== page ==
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Movie Review – Burn After Reading

January 26, 2009 Written by JP       [Font too small?]

Burn After Reading is a new comedy by Joel and Ethan Coen. The Coen brothers are a filmmaking duo that has enriched my life by making cinematic gems such as Raising Arizona, Miller’s Crossing, Fargo and No Country for Old Men. They’re also critical darlings, having been nominated for multiple Academy Awards and just about every other award you can think of. So it’s no surprise that they’re able to attract an impressive group of actors for all of their productions. This film is no exception. The cast of this film includes such heavy hitters as: George Clooney, John Malkovich, Brad Pitt, Tilda Swinton and Richard Jenkins (2009 Academy Award Nominee for Best Actor in The Visitor).

The plot of Burn After Reading begins with the “reassignment” of John Malkovich’s character, a CIA operative, to a less significant governmental position. He doesn’t react well to this (the “F” words fly fast and furiously), and decides to quit instead of accepting the demotion. From there, we learn of his decaying personal life – a marriage that is crumbling, a set of professional skills that is hard to market, and a dream to reinvent himself by writing his memoirs. It is this dream that spins his life into further disarray.

In a series of unfortunate and escalating events, a CD with notes for his memoir falls into the hands of a personal trainer played by Brad Pitt. That’s right, a personal trainer – someone who works at a gym and helps get people into better shape. But this is no ordinary personal trainer. This is Brad Pitt in a role that is goofier than any character he’s ever portrayed. He’s right off the charts. What he lacks in intellect, he makes up for in naive enthusiasm and grand illusions.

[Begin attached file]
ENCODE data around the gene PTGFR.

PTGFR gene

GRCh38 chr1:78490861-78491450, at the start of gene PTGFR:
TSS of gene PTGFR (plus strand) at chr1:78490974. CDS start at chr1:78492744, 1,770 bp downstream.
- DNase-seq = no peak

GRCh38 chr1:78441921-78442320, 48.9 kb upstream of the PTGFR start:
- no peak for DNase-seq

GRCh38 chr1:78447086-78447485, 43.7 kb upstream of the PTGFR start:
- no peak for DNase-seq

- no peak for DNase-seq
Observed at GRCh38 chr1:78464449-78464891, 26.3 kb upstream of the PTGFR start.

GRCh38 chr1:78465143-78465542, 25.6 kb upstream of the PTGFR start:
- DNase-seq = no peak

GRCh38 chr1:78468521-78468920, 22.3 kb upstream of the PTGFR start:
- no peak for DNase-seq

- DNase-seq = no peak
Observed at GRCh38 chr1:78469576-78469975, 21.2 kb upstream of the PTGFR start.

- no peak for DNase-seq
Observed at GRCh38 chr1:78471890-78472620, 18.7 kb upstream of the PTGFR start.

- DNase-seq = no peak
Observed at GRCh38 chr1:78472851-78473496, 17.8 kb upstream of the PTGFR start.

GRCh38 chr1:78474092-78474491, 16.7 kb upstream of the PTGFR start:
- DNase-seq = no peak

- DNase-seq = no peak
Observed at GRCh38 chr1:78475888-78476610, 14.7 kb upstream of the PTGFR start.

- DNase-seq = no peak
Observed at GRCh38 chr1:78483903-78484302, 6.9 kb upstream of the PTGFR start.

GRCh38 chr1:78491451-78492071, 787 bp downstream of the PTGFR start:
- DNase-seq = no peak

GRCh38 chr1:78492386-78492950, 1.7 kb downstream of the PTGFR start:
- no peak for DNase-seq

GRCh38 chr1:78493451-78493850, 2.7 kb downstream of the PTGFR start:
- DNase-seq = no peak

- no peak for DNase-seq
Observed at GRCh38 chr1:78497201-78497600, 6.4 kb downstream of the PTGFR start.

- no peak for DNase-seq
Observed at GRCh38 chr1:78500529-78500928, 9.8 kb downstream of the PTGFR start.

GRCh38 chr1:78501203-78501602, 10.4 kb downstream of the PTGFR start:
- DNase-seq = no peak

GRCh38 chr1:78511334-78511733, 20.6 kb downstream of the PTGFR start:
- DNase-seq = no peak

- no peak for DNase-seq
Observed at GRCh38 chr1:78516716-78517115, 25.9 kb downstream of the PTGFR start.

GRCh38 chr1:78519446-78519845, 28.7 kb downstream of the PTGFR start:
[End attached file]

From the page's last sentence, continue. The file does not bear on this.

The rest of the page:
When Brad’s character discovers the CD, which he assumes contains top secret CIA intelligence, he collaborates with a fellow personal trainer played by Frances McDormand (Academy Award winning actress and wife of Joel Coen) to try and extort money from Malkovich, the former CIA operative. But that’s just the beginning of this wacky tale.

During the course of the film, we also get to know George Clooney, a treasury agent who’s having an affair with Malkovich’s wife. And then there’s Richard Jenkins, an ex-priest and now manager of the gym where Brad Pitt and Francis McDormand work. His unrequited love for Frances throws him right into the thick of the cloak and dagger scheming.

Sound complicated? It is! This should have been a wild romp filled with plenty of laughs. But I’m sad to say that I only smiled a little and maybe smirked a few times. With the talent involved in this film, I should have laughed until my sides hurt. And I wanted to.

Many people really liked this film. It was even nominated for a few Golden Globe Awards. I suspect that some acclaim was paid to the gifted filmmakers and actors – a group the critics really love. The film is also a very dark and cynical comedy, again the type of material that critics usually appreciate. Comedy is a subjective art form. So who knows? Maybe you’ll find it funny too.

Burn After Reading is Rated R for lots of profanity, brief but graphic violence and some sexual content. I don’t think it would be of interest or appropriate for younger audiences. This film is now available on DVD.

If you see Burn After Reading, I’d love to know what you think of it. Did it make you laugh? I hope so!

Be well!

JP

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2 Comments & Updates to “Movie Review – Burn After Reading”

  1. Kevin Says:

    “The film is also a very dark and cynical comedy, again the type of material that critics usually appreciate.” LOL

  2. GIGI Says:

    THIS WAS A TERRIBLE MOVIE! I WAS SO CONFUSED AND THERE WAS NO RESOLUTION! And who the heck called this movie a comedy! Oh so Brad Pitt laughed a couple of times and looked a bit goofey… and George Clooney had a very ODD CHAIR… but otherwise, NO NOT FUNNY!

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